A north-east animal feed business has become a purveyor of high end country fashions to customers in the south of England since it launched its retail website.
Norvite Animal Nutrition launched its farm and country website offering a range of goods including Schoffel tweed coats and Arriat and Dubarry country boots just last year.
Edward Smith, managing director of Norvite, admits he was “surprised” to have attracted customers outside of the north-east region where the firm operates three retail stores and three manufacturing sites.
He said: “We really built it primarily to drive footfall into our stores.
“But what has actually happened is we have been receiving orders mainly from the south of England – from London, Cheltenham and Kent and all over the place, which is really quite exciting.
“It demonstrates the power of the internet, even in our business.
“The things we sell are at the higher end of the market in terms of equestrian and country wear. We hope for great things from that.”
The internet boost comes as the firm revealed its sales and profits were healthy despite a “particularly tough” year for the farming industry.
Mr Smith said: “This is probably three years in a row now of a very, very difficult market in farming.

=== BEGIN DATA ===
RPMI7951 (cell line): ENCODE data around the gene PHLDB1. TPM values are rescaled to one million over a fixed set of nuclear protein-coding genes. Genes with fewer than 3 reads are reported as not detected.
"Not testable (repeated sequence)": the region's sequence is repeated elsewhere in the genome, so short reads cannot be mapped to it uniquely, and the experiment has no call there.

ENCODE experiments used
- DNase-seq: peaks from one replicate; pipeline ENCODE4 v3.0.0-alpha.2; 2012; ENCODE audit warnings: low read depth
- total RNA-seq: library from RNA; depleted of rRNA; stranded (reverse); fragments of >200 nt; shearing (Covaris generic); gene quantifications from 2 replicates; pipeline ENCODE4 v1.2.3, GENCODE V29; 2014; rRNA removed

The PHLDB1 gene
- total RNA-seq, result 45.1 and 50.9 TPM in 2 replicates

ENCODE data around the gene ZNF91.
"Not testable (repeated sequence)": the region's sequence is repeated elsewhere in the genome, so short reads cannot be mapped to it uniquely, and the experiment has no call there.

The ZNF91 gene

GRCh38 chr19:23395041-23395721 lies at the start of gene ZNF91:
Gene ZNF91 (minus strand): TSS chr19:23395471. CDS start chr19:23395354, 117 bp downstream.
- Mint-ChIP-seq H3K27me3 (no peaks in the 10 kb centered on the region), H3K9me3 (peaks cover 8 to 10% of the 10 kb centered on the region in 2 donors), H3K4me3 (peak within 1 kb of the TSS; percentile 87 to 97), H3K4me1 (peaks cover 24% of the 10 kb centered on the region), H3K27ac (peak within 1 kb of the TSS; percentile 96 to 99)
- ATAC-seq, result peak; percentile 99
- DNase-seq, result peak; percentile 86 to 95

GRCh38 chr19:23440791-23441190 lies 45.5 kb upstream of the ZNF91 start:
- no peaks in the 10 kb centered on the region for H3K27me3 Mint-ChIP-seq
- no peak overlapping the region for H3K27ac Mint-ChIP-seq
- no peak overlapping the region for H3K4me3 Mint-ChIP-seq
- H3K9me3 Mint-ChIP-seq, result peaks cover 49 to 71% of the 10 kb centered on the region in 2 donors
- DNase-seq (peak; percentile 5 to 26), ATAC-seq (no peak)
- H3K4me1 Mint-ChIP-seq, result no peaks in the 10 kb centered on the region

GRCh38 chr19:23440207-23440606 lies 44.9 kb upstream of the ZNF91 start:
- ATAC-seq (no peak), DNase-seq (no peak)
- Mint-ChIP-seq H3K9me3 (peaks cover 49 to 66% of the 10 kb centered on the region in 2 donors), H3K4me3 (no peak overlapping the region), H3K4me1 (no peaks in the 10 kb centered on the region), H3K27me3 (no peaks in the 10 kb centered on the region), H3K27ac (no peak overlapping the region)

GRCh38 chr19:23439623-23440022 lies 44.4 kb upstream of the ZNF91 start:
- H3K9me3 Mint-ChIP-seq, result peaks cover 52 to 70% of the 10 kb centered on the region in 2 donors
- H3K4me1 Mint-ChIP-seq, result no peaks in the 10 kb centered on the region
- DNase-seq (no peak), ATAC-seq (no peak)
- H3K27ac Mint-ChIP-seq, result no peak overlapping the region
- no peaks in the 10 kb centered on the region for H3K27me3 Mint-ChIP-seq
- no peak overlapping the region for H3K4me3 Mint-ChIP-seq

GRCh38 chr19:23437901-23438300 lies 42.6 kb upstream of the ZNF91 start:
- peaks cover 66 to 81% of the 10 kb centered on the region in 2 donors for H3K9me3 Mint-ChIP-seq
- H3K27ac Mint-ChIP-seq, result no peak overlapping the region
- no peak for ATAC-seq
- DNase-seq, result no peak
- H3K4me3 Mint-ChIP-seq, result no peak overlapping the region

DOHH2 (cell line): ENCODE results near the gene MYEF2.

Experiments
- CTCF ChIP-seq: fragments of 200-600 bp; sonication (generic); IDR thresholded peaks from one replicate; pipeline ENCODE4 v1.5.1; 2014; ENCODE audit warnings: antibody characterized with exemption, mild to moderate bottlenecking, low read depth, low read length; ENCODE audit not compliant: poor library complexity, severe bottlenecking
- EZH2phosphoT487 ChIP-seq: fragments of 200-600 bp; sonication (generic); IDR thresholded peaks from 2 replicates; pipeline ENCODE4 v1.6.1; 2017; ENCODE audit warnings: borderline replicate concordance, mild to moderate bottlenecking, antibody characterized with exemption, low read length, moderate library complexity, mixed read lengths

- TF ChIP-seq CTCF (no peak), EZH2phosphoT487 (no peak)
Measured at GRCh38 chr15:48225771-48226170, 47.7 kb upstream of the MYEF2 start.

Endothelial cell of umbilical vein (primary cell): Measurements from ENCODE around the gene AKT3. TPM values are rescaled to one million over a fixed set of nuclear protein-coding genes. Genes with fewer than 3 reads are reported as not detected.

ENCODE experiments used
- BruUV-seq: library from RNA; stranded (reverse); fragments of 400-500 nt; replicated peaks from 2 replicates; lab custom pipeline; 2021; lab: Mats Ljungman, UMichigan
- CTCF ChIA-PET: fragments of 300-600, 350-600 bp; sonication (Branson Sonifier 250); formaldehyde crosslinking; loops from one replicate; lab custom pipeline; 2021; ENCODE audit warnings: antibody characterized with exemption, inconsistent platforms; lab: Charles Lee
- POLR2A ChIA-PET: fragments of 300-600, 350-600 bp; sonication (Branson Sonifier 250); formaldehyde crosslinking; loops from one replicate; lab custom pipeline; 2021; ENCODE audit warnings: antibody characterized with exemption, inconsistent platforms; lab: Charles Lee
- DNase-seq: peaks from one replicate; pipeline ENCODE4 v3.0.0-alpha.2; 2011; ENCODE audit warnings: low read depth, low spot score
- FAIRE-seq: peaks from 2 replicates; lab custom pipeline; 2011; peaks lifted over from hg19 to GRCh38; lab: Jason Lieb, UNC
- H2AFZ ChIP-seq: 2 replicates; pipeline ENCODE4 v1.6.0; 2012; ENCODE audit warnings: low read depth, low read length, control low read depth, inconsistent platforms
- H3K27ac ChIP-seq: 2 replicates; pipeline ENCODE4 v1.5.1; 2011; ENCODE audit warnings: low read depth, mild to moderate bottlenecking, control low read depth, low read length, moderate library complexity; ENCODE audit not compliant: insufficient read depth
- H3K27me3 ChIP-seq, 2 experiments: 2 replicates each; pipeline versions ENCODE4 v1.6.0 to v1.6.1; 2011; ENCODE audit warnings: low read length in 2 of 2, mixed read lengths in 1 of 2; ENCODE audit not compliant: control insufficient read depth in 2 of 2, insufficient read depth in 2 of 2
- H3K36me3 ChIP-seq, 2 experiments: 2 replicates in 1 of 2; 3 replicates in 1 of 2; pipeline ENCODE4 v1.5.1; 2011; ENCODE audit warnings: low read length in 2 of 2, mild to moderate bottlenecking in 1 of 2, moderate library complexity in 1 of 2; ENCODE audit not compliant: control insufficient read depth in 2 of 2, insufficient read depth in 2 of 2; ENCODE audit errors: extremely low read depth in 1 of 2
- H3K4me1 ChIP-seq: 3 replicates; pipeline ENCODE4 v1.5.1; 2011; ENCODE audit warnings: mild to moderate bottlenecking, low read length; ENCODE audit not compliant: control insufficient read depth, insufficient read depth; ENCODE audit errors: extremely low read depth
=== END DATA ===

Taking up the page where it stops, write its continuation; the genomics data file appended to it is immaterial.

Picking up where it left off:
“Farmers are producing cereals and meat for less than the cost of production.
“Added to which, there was a six or seven months delay in single farm payments this year.”
He said that the Insch-based firm, which employs 73 members of staff, has been “peddling even more furiously to stand still” as it revealed increases in turnover and profit in its most recent financial year.
The firm’s new oilseed crushing plant at Oldmeldrum and strong sales at its retail outlets, including one at Deeside Activity Park, underpinned a 3% increase in turnover to £12.5million and a 16% rise in pre-tax profits to £203,164 in the year ended May 2016.
The company opened the £600,000 cold press next to its feed blending site in 2015. The factory processes locally-sourced oilseed rape, producing around 2,600 tonnes of protein-rich meal and 1.288million litres of oil for animal feed.
Mr Smith, who led a management buyout of the business in 2005, said: “We continue to invest and we are focused on building a robust and sustainable business.
“One of the things that helped us is we built a new oil seed crushing plant.
“That was our first year of running that business so that contributed.
“We are peddling even more furiously to stand still.”
He added: “The retail business as well – not only has the farming market been difficult but clearly the oil industry is going to have an effect on everything in Aberdeenshire.
“We think we have withstood the downturn in the oil industry quite well with a pleasing growth in our retail business in the last year.”